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Monday, September 11, 2000
For Aussies, there's no place like home

By MORT ROSENBLUM -- Associated Press

 SYDNEY, Australia (AP) -- Most any Aussie will tell you Mick Dundee was a crock -- prawns, not shrimp, go on the barbie. The world outside just doesn't get it. But maybe, many hope, the Olympics will help.

 "No one really has a clue," said Mal Thornton, a Perth oil engineer who trots the globe. "People forget the 'L' and think I'm from Austria, as if I go about in a little green hat and yodel all the time."

 Like many of the 19 million people on a fabulously variegated nation-continent some call God's home base, Thornton believes that if billions of eyeballs focus on them for weeks, a few myths may explode.

 There is a problem, however. In Australia, outrageous myths tend to be true. And if they're not, Aussies seem happy to boast about them anyway.

 This place is known widely as Oz, and Australians, in sum, are proud to be different.

 "We believe in 'aving a go, in just getting out and trying things," said Tracey Fenton, part of the ragtag army hired to help a half million visitors enjoy Sydney. Her T-shirt reads: "Life. Be In It."

 Take, for instance, the camel races organized Sunday to benefit local charities.

 Paul Graig, a shaggy-haired sheep shearer from Streaky Bay, won by a foam-flecked nose atop Eunich. Emily Weir, 15, limped in next to last on Curly Sue, smiling nonetheless, to generous applause. A reporter wanted to know when she first learned to ride. "Last week," she said.

 Both winner and loser had just decided to have a go.

 Sydney is not Australia, but it's close enough. Almost anywhere they look, Americans find a society that looks familiar yet somehow marches to some different Down Under drumbeat.

 From the aircraft window, a visitor sees a smiley face by the runway with the words, "Welcome World." In the terminal, the usual bustle is calmed by the haunting notes of an Aborigine didgeridoo.

 At Sydney Cove, the heart of town near Circular Quay and the Opera House, a visitor walks past bankers in silk ties, bag ladies and purple-haired kids -- without a marsupial in sight -- to the Rocks.

 There is no symbolic rock in the Rocks, where modern Australia started after the First Fleet of British convicts tied up in 1788. It is a warren of old streets and classic buildings. By 7 p.m, the Rocks rock.

 At a bar called 55 George Street, when a leather-lunged guitarist gets the packed place singing, dancing and swigging to "Bye, Bye, Miss American Pie," it is obvious this ain't Atlantic City.

 Cigarettes turn the place a murky gray. Smoking is banned in restaurants now. But if that is extended to pubs, as planned, many expect to see the first revolution in the country's two centuries of history.

 The atmosphere of a private party to which everyone is welcome suggests a natural friendliness no newcomer can miss.

 High above the merriment, among the leafy trees, old stones and wrought iron fanciwork atop Bunkers Hill, one has a deeper sense of what sets Oz apart from everything else.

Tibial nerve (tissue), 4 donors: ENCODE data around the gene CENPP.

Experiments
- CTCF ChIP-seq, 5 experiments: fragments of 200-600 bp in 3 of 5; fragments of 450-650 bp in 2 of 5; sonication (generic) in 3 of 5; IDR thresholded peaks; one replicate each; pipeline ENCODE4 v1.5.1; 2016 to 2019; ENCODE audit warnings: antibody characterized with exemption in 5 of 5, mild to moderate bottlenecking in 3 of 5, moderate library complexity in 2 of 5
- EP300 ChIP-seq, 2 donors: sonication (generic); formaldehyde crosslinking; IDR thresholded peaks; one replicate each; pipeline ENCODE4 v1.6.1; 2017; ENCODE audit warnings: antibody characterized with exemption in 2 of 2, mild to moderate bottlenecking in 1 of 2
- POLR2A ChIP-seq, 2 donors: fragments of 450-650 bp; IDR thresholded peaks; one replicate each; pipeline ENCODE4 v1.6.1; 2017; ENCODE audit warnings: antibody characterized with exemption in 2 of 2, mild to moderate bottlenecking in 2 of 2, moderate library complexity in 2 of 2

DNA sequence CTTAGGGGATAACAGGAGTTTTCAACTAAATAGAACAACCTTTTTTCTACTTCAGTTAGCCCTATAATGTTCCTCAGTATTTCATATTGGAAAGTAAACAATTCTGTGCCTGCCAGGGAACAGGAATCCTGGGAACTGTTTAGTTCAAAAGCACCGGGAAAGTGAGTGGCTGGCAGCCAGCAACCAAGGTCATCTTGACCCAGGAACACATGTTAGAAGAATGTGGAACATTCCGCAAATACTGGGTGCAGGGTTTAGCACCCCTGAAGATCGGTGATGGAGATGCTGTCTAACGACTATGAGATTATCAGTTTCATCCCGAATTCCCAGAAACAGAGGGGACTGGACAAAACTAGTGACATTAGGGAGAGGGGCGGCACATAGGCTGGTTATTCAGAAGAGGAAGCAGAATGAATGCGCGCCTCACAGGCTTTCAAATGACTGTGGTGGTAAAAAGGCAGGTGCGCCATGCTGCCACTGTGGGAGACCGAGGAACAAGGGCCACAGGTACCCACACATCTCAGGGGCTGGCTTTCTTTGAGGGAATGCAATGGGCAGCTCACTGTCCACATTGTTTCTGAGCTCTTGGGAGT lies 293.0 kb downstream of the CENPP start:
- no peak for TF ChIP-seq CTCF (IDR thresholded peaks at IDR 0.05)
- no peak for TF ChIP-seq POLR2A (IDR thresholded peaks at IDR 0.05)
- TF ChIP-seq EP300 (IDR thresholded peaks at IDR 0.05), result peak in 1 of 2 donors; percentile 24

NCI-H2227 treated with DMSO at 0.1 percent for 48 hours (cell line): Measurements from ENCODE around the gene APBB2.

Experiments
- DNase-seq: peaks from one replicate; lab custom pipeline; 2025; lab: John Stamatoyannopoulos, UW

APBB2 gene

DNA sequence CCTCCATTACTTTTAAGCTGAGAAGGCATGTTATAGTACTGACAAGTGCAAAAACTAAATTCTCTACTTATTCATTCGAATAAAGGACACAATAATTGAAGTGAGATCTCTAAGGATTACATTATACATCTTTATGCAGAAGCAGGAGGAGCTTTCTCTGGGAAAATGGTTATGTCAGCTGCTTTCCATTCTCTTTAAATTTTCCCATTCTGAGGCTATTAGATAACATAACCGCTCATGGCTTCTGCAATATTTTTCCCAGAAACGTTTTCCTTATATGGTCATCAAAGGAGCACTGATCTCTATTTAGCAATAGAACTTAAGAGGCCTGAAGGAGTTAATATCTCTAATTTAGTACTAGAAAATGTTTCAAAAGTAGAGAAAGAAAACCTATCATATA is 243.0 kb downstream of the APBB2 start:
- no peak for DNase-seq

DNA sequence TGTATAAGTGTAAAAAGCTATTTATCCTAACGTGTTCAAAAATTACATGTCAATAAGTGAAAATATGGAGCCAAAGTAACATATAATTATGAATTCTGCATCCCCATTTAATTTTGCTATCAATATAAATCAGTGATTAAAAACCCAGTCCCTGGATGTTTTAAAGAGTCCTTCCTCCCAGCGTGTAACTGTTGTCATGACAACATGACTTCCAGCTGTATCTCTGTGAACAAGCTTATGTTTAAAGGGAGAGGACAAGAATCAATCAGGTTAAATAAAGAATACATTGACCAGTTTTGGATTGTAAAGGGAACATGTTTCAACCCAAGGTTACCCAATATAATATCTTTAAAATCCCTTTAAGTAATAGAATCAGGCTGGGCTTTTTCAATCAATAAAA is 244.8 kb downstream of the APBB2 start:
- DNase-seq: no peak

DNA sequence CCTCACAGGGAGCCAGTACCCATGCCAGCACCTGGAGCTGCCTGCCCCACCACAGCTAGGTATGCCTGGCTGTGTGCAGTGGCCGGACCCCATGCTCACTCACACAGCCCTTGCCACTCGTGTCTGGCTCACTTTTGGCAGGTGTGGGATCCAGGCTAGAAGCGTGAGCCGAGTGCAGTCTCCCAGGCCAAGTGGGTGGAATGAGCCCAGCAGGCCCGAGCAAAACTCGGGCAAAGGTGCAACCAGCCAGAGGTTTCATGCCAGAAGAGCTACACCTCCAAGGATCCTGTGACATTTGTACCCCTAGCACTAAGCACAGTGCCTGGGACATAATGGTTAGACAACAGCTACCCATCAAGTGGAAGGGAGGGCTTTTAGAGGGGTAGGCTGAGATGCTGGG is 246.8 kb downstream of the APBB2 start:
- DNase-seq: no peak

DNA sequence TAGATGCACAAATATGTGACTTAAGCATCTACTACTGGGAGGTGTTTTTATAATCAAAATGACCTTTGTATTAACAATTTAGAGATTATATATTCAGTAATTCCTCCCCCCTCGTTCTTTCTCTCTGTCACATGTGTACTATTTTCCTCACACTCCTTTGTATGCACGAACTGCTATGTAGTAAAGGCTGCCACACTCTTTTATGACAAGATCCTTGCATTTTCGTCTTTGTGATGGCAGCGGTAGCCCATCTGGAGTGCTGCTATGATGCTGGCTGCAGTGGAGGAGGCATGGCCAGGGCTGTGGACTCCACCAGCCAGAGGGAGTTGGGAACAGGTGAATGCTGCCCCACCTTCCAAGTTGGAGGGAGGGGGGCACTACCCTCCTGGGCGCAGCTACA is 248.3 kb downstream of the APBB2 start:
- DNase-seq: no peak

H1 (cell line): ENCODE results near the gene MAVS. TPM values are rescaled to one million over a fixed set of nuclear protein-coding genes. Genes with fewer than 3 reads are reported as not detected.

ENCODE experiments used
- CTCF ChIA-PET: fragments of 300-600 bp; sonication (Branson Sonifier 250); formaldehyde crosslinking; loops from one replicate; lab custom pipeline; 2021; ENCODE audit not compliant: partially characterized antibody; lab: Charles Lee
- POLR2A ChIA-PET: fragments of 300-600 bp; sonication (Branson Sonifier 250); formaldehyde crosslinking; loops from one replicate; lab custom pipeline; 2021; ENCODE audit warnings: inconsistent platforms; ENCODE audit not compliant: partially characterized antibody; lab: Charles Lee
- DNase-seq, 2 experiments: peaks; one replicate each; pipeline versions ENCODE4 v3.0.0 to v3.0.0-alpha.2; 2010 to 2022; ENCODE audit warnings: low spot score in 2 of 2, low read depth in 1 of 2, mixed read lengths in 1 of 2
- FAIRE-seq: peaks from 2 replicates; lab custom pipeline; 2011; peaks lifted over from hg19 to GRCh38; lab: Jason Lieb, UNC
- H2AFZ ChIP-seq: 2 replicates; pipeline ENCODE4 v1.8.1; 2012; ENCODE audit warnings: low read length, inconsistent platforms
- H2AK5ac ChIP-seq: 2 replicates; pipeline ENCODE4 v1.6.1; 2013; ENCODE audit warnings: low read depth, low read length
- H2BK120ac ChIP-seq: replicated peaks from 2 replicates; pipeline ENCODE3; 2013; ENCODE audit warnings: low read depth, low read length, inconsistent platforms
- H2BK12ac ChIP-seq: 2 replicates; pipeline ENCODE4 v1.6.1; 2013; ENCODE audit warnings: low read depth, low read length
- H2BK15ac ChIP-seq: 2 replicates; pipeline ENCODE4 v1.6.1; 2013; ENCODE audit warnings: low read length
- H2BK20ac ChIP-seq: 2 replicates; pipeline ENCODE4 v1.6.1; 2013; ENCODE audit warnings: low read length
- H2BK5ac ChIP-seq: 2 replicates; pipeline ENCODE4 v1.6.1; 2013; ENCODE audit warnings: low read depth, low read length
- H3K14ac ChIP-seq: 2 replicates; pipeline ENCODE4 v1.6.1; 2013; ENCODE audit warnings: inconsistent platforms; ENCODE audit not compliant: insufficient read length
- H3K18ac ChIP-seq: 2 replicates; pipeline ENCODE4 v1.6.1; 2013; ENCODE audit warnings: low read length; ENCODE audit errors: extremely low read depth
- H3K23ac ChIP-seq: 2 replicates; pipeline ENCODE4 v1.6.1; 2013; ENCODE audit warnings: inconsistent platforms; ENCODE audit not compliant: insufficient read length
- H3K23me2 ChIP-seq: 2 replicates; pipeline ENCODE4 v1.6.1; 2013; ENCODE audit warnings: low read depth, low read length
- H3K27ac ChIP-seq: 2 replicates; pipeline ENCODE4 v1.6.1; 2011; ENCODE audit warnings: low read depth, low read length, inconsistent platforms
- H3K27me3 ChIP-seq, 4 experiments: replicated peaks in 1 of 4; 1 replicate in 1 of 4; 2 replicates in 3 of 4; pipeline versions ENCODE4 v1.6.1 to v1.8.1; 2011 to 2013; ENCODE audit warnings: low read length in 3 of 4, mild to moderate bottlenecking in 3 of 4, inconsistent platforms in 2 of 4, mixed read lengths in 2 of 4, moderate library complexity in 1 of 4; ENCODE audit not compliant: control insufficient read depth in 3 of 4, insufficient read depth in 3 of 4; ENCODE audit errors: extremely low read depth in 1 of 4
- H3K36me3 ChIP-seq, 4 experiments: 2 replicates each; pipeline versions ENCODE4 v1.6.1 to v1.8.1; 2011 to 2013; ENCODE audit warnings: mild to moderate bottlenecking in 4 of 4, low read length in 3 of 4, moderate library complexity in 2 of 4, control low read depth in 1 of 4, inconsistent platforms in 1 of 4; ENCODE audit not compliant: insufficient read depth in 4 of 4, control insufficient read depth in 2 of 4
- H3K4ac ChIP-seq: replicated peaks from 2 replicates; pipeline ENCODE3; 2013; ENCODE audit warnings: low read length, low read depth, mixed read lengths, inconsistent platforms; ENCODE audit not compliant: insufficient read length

Old Eber Bunker, whose grand stone mansion named the hill, was born near Plymouth Rock in Massachusetts. When Americans won independence, he went off after whales elsewhere in King George's domain.

 As in America, Manifest Destiny arrived as bad news for indigenous peoples. Cities arose on a land mass equal in size to the 48 contiguous U.S. states. But the great Outback was too tough to tame.

 These days, rough life and simple pleasures in the bush -- out in Woop Woop, as they say -- are part of the culture.

 Sydneysiders love a television program called, "Something in the Air," so close to that Alaska-based U.S. series it might as well be called "Southern Exposure."

 With the credits, an emu rather than a moose wanders through town and then a down-home philosopher waxes wise on the local radio. A lovable but crusty woman runs the Emu Spring grocery store.

 The city sophisticate is an ad agency director, not a doctor. But the themes, wholesome yet rawboned, are distinctly country Australian.

 Few Oz Olympic visitors will get a view from Emu Springs, or the real-life Alice Springs, or even Melbourne, the original bright-lights, big-city a short plane ride from Sydney.

 But no one is likely to leave here with their old prejudices intact. The superlatives, diminutives, signs of pride and artful boasts permeate the air.

 Residents point out the biggest neon Coca-Cola sign on earth. Or the world's biggest Imax cinema screens. Depending upon whom you believe, Shakespeare's or Harry's Cafe de Wheels has the planet's best meat pies.

 Bizarre things just seem to happen in a place with marine creatures, reptiles, bugs, plant life and mammals -- the human species included -- that dazzled Darwin and have intrigued outsiders ever since.

 There is, for instance, the story about the cod fisherman who disappeared overboard in the waters up North. Days later, someone making filets of a giant cod from his boat's catch found his head in its belly.

 Even the casual visitor is likely to learn not to dismiss such a new report. All he has to do is read a quote from Mark Twain's "Following the Equator," on a bronze plaque set into the bricks on Circular Quay, where the ferries go:

 "Australia's history ... does not read like history, but like the most beautiful lies. And all of a fresh sort, not mouldy old stale ones. It is full of surprises and adventures and incongruities and incredibilities, but they are all true. They all happened."
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Dream Team hangs on for another gold
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Despatie arrives early
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TAEKWONDO
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SYNCHRO
Ironic performance wins bronze
SAILING
Clarke retires after finishing 17th